Individualize instruction, remove barriers, track student progress: Some tips for making distance-learning special ed work
“Can you give an example of an online lesson that’s effective for students with disabilities?” That’s the question Elizabeth Barker has fielded over and over as schools have prepared to reopen. But it’s the one question that Barker, a special education expert with NWEA, a nonprofit data and assessment provider, can’t answer. Because students in...
By Beth Hawkins | September 9, 2020
15 years after Hurricane Katrina, how 5 New Orleans educators are tapping lessons from the storm to confront COVID-19
On the 15th anniversary of Hurricane Katrina, the devastation wrought by the storm and subsequent flood is still hard to fathom. Within a day of the storm’s landfall Aug. 29, 2005, 80 percent of New Orleans was underwater. Tens of thousands of evacuees crowded into sports arenas and convention centers there and in Baton Rouge...
By Beth Hawkins | August 27, 2020
Researchers warn educators about a precipitous ‘COVID Slide,’ say schools will need to confront widening learning gaps this fall
Education data guru Chris Minnich has some advice for school leaders: You may have spent the spring struggling to get food, hotspots and human connection to students, but right now is the time to plan for how school must be different next year if you’re going to address learning gaps widened by the pandemic. Minnich...
By Beth Hawkins | August 13, 2020
A school built on stagecraft: Los Angeles performing arts program boasts dance, music — and outstanding special ed
Over the next several weeks, LA School Report will be publishing stories reported and written before the coronavirus pandemic. Their publication was sidelined when schools across the country abruptly closed, but we are sharing them now because the information and innovations they highlight remain relevant to our understanding of education. Author’s note: This school profile...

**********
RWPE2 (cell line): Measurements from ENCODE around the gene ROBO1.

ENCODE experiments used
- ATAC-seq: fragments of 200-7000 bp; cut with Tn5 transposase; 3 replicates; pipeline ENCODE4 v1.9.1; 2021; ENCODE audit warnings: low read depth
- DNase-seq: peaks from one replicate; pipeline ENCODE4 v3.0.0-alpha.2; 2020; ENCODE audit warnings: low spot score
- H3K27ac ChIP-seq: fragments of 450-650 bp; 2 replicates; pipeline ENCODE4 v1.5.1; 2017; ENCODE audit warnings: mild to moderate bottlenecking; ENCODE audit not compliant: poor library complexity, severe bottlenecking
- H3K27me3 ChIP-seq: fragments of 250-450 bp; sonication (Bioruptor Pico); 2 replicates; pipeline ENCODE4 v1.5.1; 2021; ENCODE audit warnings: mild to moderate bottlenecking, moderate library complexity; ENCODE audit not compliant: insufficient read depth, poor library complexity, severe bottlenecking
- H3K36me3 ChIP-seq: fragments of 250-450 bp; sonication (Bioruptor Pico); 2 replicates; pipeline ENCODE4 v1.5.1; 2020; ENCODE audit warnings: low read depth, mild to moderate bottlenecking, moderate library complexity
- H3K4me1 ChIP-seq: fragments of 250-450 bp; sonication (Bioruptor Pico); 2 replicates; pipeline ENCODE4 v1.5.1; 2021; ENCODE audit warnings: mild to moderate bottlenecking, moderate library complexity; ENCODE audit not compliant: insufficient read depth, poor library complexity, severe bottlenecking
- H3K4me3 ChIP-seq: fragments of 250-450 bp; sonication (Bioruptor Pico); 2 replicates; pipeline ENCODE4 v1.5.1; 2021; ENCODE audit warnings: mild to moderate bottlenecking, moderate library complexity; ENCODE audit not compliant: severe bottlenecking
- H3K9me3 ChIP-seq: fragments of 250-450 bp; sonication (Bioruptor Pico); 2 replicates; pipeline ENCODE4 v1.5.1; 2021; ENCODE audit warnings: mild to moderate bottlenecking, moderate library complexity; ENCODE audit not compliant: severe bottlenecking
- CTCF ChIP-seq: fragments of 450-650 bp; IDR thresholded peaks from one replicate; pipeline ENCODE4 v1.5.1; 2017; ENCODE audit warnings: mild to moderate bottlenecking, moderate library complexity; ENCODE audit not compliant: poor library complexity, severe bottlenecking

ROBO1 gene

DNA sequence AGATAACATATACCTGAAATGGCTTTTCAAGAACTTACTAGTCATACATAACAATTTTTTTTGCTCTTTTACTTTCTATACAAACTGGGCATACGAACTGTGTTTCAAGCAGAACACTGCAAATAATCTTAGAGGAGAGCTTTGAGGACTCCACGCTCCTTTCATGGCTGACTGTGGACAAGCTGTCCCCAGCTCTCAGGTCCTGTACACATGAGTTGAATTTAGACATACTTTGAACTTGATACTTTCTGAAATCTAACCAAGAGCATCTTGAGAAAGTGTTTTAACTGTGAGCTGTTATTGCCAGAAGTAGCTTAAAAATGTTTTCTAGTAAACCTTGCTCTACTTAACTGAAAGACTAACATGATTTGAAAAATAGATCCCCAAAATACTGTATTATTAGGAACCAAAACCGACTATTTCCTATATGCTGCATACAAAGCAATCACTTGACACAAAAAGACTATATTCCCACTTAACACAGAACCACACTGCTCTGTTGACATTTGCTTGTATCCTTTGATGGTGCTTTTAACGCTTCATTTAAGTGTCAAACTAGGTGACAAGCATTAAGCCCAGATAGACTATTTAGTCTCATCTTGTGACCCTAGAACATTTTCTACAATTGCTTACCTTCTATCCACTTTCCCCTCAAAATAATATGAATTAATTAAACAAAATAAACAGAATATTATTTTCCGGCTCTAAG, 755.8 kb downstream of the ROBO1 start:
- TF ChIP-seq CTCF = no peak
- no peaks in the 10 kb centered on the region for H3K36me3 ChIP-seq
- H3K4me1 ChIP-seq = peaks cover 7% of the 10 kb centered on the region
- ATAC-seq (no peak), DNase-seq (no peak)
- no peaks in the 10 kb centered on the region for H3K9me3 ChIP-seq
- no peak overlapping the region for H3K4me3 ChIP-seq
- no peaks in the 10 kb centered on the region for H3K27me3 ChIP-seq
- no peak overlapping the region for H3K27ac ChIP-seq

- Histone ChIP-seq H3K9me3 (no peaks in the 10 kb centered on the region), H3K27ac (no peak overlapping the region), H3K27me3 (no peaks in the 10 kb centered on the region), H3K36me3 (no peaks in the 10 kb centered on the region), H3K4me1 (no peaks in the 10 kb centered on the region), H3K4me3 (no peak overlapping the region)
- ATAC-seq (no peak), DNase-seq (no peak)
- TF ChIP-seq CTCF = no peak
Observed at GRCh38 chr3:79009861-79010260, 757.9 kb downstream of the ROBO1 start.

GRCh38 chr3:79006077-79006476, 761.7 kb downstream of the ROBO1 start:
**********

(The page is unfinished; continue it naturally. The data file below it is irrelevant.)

By Beth Hawkins | June 11, 2020
All in: A Southern California school with a radical — and successful — vision for students with disabilities
Over the next several weeks, LA School Report will be publishing stories reported and written before the coronavirus pandemic. Their publication was sidelined when schools across the country abruptly closed, but we are sharing them now because the information and innovations they highlight remain relevant to our understanding of education. Author’s note: CHIME Institute’s Schwarzenegger...
By Beth Hawkins | June 4, 2020
New legal theory leads to court ruling that Detroit students have a right to literacy. Now, Michigan’s Governor has until Thursday to act
In recent days, dozens of Detroit parents — quarantined in COVID hotspots with one of the nation’s widest digital divides — have taken to their phones to demand Michigan Gov. Gretchen Whitmer settle a lawsuit that found the state violated their children’s right to learn to read. Using the hashtags #RightToLiteracy and #settlethiscase, some are...
By Beth Hawkins | May 7, 2020
Mothers of invention: Frustrated with the educational status quo and conventional parent organizing, two Latinas gave birth to a national parents union
For a moment, the issues seemed insurmountable. Some 150 parent activists, all strong-willed veterans of battles with their respective education establishments, were gathered in a New Orleans hotel ballroom trying to hammer out statements of joint belief. It was important to arrive at precise wording, the organizers running the meeting told them, because the statement...
By Beth Hawkins | January 28, 2020
Testing anxiety, boredom & guesses: What expert Steven Wise has learned about exams and ‘rapid-guessing behavior’ — and what that tells him about your child’s score
Quick — without looking it up on Google, can you define “edge-aversion”? Here’s a hint: It’s a decision-theory term describing what’s also known as middle bias. That is, a test-taker’s tendency to pick anything but the top or bottom option on a multiple-choice question. To a psychometrician, it’s a tell that the answer was a...
By Beth Hawkins | October 2, 2019
Big promises, big data: Is the SAT’s new ‘environmental context’ score a tool to personalize college admissions, or another impersonal data point?
It’s college-touring season at my house, and I am a goopy mess. I’m a total sucker for all of it. The unblemished idealism of the day. The bright new horizon revealed by each literal door the student tour guide opens. Even the obligatory lunch in the dining hall, where I try not to think about...
By Beth Hawkins | August 19, 2019
New textbooks and guidance help California K-12 teachers cover LGBT issues and historical figures in the classroom
As the new academic year gets rolling for California public schools, instructional materials are available for the first time that ensure every K-12 classroom has access to accurate and unbiased depictions of the sexual orientation and gender identity of historical figures. The state’s FAIR Education Act — FAIR stands for Fair, Accurate, Inclusive, and Respectful —...
By Beth Hawkins | September 16, 2018